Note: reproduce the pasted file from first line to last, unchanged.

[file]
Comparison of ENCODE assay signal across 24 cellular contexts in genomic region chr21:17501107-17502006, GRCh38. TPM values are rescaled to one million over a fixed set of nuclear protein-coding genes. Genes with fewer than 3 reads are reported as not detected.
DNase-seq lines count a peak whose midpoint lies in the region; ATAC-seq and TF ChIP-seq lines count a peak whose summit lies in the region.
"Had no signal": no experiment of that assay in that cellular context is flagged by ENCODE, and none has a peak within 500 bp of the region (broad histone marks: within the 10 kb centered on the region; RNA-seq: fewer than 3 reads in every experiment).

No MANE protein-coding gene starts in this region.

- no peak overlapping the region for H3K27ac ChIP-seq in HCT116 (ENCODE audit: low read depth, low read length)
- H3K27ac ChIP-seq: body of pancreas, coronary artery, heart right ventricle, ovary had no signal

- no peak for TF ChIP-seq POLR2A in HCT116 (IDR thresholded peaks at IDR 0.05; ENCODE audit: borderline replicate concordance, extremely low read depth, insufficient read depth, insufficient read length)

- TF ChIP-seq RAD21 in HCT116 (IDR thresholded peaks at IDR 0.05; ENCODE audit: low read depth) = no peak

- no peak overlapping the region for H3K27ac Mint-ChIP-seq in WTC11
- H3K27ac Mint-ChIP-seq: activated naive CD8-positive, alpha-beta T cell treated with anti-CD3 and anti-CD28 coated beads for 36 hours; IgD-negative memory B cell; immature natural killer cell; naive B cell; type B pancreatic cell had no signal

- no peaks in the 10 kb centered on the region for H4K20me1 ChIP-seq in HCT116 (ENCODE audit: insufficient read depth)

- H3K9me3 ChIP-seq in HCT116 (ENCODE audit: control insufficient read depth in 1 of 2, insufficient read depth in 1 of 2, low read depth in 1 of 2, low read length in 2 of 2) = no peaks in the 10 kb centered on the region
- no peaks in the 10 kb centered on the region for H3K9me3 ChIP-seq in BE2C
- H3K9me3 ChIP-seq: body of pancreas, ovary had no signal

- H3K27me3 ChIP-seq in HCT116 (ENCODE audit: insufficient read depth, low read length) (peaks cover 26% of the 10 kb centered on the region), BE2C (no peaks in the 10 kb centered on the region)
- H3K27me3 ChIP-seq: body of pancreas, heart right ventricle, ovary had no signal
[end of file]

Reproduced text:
Comparison of ENCODE assay signal across 24 cellular contexts in genomic region chr21:17501107-17502006, GRCh38. TPM values are rescaled to one million over a fixed set of nuclear protein-coding genes. Genes with fewer than 3 reads are reported as not detected.
DNase-seq lines count a peak whose midpoint lies in the region; ATAC-seq and TF ChIP-seq lines count a peak whose summit lies in the region.
"Had no signal": no experiment of that assay in that cellular context is flagged by ENCODE, and none has a peak within 500 bp of the region (broad histone marks: within the 10 kb centered on the region; RNA-seq: fewer than 3 reads in every experiment).

No MANE protein-coding gene starts in this region.

- no peak overlapping the region for H3K27ac ChIP-seq in HCT116 (ENCODE audit: low read depth, low read length)
- H3K27ac ChIP-seq: body of pancreas, coronary artery, heart right ventricle, ovary had no signal

- no peak for TF ChIP-seq POLR2A in HCT116 (IDR thresholded peaks at IDR 0.05; ENCODE audit: borderline replicate concordance, extremely low read depth, insufficient read depth, insufficient read length)

- TF ChIP-seq RAD21 in HCT116 (IDR thresholded peaks at IDR 0.05; ENCODE audit: low read depth) = no peak

- no peak overlapping the region for H3K27ac Mint-ChIP-seq in WTC11
- H3K27ac Mint-ChIP-seq: activated naive CD8-positive, alpha-beta T cell treated with anti-CD3 and anti-CD28 coated beads for 36 hours; IgD-negative memory B cell; immature natural killer cell; naive B cell; type B pancreatic cell had no signal

- no peaks in the 10 kb centered on the region for H4K20me1 ChIP-seq in HCT116 (ENCODE audit: insufficient read depth)

- H3K9me3 ChIP-seq in HCT116 (ENCODE audit: control insufficient read depth in 1 of 2, insufficient read depth in 1 of 2, low read depth in 1 of 2, low read length in 2 of 2) = no peaks in the 10 kb centered on the region
- no peaks in the 10 kb centered on the region for H3K9me3 ChIP-seq in BE2C
- H3K9me3 ChIP-seq: body of pancreas, ovary had no signal

- H3K27me3 ChIP-seq in HCT116 (ENCODE audit: insufficient read depth, low read length) (peaks cover 26% of the 10 kb centered on the region), BE2C (no peaks in the 10 kb centered on the region)
- H3K27me3 ChIP-seq: body of pancreas, heart right ventricle, ovary had no signal